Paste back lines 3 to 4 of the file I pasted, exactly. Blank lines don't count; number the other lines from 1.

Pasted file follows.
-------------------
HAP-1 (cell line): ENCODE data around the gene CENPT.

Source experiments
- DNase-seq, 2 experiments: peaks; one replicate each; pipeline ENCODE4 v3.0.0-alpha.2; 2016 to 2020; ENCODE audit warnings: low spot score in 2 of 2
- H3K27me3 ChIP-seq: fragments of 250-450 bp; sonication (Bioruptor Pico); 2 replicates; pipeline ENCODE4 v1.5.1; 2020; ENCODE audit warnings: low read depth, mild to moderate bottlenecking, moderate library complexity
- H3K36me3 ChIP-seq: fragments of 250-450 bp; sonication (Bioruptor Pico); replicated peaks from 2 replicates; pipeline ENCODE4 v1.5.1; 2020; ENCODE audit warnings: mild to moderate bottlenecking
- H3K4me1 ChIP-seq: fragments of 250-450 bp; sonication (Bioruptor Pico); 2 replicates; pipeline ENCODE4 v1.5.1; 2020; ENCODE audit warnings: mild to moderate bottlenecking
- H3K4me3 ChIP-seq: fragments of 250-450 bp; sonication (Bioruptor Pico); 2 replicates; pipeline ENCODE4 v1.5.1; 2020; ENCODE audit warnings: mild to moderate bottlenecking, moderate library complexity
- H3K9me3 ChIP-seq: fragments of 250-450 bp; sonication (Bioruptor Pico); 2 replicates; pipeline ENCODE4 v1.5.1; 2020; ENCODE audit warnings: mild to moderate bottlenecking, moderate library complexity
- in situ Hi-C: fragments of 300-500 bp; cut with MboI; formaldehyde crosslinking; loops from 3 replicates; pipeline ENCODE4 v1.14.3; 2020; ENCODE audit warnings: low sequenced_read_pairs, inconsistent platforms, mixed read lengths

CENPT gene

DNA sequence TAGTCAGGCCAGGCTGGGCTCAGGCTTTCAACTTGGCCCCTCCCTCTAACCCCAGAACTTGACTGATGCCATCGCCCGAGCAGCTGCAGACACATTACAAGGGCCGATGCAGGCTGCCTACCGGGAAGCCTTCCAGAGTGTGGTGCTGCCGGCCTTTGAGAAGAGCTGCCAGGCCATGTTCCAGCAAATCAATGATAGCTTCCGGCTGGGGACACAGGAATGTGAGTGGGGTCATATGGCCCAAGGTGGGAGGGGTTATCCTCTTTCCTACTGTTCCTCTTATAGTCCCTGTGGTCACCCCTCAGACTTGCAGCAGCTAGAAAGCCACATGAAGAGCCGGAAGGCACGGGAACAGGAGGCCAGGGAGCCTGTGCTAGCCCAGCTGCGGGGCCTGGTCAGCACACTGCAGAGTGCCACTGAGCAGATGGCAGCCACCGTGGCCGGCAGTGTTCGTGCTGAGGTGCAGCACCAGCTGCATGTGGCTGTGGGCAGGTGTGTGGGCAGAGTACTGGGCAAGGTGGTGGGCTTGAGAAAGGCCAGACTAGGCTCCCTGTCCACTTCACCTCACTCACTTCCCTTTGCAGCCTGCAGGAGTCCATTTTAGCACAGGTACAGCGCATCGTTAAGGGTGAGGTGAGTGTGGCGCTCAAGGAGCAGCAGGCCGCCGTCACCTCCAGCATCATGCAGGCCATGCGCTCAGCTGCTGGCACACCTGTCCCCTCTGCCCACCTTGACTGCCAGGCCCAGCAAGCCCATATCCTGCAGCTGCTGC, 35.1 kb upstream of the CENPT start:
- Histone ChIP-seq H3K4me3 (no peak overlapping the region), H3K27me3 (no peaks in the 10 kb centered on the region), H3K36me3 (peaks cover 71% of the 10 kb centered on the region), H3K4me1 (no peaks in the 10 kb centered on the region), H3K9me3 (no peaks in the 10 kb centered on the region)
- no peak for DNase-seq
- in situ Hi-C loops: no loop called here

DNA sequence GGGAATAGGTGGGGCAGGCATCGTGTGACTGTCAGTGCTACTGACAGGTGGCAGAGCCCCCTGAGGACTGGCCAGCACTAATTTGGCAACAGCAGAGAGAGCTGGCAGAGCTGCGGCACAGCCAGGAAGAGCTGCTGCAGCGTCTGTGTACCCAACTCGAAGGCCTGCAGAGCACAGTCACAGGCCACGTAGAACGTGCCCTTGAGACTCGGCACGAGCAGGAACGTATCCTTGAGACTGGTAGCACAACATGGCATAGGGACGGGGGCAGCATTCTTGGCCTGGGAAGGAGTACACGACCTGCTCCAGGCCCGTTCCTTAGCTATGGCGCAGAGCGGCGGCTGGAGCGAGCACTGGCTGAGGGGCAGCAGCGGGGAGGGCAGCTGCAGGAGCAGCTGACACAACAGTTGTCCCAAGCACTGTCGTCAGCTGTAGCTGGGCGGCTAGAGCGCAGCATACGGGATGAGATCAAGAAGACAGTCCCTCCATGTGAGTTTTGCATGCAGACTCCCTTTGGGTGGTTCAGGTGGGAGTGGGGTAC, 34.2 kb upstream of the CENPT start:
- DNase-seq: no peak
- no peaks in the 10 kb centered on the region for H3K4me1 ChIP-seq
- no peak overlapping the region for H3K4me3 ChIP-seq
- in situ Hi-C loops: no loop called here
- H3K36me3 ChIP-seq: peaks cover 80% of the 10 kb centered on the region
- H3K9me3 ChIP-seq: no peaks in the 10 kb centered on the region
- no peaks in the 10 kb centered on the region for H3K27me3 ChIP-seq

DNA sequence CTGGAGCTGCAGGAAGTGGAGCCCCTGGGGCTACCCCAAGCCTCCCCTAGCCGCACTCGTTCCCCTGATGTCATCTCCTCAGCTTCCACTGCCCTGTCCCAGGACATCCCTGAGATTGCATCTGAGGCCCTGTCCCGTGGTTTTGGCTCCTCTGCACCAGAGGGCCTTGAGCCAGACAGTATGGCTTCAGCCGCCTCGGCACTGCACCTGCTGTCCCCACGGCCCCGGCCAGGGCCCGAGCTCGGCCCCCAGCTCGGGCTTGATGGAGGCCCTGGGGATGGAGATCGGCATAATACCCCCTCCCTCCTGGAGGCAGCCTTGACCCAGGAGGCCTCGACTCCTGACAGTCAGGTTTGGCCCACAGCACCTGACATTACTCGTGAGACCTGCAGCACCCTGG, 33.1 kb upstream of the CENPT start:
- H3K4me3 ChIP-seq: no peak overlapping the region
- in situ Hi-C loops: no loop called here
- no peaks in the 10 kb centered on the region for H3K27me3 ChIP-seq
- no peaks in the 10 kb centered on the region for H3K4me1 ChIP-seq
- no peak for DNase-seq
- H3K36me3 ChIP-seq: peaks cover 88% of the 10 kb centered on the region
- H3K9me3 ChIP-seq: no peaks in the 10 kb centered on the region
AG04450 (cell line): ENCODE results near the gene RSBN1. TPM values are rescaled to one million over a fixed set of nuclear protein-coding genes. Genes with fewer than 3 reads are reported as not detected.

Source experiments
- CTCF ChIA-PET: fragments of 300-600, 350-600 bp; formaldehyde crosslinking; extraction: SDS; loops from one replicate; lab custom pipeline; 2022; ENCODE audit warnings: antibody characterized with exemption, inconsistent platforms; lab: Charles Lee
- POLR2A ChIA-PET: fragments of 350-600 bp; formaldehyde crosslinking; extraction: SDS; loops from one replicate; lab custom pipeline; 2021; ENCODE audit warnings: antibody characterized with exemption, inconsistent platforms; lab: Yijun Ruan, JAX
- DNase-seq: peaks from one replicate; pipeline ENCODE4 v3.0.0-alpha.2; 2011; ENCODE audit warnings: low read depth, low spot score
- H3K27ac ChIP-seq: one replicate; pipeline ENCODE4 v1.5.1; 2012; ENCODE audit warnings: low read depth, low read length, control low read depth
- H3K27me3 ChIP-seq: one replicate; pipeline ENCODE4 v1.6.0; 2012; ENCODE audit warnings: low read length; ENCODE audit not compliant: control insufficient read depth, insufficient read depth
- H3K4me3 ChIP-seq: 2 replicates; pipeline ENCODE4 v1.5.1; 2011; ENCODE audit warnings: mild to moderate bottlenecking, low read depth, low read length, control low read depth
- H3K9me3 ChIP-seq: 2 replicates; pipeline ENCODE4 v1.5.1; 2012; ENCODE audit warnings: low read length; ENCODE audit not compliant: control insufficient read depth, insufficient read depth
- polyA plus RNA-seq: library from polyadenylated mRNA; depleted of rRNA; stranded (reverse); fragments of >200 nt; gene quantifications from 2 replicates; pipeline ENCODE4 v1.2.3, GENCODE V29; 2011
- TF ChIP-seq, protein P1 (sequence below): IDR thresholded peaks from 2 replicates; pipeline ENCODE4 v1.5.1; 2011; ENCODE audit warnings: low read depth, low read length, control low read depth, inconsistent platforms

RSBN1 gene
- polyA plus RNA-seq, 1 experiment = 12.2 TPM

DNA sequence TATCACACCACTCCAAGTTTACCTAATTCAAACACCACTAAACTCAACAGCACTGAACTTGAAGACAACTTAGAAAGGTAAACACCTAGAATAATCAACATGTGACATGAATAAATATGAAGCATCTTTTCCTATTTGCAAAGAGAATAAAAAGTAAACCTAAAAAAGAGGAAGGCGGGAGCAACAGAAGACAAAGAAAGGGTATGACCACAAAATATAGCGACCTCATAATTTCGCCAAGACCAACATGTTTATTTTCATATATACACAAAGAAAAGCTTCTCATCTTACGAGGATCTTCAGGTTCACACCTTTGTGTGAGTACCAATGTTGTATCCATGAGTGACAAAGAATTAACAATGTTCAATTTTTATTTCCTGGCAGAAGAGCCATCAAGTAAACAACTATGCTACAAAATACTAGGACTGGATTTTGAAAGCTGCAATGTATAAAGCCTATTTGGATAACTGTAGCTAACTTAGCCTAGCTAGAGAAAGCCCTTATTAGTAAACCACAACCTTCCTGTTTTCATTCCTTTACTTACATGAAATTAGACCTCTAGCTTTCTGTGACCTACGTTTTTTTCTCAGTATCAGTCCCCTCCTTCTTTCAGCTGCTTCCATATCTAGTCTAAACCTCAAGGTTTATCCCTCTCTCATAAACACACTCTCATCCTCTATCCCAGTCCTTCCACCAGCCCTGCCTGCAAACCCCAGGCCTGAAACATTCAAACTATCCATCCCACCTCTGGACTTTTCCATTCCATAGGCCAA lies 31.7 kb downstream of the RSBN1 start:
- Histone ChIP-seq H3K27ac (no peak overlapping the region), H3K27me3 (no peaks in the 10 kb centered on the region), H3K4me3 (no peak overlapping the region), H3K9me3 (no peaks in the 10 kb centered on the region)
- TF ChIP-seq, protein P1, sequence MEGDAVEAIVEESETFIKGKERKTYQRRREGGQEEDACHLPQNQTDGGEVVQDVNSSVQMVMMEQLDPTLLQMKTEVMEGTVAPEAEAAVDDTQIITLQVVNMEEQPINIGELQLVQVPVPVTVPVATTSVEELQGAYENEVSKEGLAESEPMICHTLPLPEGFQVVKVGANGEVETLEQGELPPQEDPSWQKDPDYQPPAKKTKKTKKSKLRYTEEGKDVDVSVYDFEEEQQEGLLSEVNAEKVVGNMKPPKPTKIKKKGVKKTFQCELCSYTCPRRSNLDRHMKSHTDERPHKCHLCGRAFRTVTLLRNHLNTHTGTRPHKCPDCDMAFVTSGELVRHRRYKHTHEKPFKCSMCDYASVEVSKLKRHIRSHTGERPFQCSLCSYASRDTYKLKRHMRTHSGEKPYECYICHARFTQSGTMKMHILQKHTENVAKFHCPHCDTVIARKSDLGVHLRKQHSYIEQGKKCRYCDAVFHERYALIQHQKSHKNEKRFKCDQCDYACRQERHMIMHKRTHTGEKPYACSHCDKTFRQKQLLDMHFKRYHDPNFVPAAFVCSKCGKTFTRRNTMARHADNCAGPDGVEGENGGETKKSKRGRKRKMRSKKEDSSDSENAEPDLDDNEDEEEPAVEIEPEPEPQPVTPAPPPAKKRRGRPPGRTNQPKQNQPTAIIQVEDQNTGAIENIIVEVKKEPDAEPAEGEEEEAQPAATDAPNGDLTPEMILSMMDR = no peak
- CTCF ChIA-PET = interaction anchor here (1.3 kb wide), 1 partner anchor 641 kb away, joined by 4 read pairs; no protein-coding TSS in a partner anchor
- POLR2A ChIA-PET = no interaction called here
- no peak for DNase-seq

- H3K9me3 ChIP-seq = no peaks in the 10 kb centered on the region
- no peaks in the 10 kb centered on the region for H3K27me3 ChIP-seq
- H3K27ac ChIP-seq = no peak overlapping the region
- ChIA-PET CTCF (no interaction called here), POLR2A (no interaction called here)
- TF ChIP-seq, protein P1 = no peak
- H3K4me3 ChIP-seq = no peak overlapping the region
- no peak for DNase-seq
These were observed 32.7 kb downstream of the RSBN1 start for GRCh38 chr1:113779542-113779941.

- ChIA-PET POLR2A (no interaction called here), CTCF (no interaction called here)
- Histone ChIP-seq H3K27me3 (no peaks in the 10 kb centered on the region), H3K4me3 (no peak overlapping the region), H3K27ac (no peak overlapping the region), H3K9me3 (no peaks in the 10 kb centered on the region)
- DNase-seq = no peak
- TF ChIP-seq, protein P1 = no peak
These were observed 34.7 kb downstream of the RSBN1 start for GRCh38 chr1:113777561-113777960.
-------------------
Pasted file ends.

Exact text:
- DNase-seq, 2 experiments: peaks; one replicate each; pipeline ENCODE4 v3.0.0-alpha.2; 2016 to 2020; ENCODE audit warnings: low spot score in 2 of 2
- H3K27me3 ChIP-seq: fragments of 250-450 bp; sonication (Bioruptor Pico); 2 replicates; pipeline ENCODE4 v1.5.1; 2020; ENCODE audit warnings: low read depth, mild to moderate bottlenecking, moderate library complexity